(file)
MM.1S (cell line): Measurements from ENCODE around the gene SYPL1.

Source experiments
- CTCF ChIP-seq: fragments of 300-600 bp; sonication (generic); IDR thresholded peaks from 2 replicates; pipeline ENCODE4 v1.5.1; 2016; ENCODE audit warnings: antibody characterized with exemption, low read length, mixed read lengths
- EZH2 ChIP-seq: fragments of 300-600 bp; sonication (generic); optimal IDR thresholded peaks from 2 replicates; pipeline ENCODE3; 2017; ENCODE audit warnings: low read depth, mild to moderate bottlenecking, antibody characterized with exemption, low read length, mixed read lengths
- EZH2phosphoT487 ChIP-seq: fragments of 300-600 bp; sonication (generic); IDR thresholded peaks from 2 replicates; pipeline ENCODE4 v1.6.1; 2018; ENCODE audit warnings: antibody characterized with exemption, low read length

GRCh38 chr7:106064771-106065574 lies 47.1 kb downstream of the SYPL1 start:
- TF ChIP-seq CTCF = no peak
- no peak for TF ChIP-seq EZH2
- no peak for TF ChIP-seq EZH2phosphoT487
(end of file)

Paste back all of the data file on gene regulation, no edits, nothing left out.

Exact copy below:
MM.1S (cell line): Measurements from ENCODE around the gene SYPL1.

Source experiments
- CTCF ChIP-seq: fragments of 300-600 bp; sonication (generic); IDR thresholded peaks from 2 replicates; pipeline ENCODE4 v1.5.1; 2016; ENCODE audit warnings: antibody characterized with exemption, low read length, mixed read lengths
- EZH2 ChIP-seq: fragments of 300-600 bp; sonication (generic); optimal IDR thresholded peaks from 2 replicates; pipeline ENCODE3; 2017; ENCODE audit warnings: low read depth, mild to moderate bottlenecking, antibody characterized with exemption, low read length, mixed read lengths
- EZH2phosphoT487 ChIP-seq: fragments of 300-600 bp; sonication (generic); IDR thresholded peaks from 2 replicates; pipeline ENCODE4 v1.6.1; 2018; ENCODE audit warnings: antibody characterized with exemption, low read length

GRCh38 chr7:106064771-106065574 lies 47.1 kb downstream of the SYPL1 start:
- TF ChIP-seq CTCF = no peak
- no peak for TF ChIP-seq EZH2
- no peak for TF ChIP-seq EZH2phosphoT487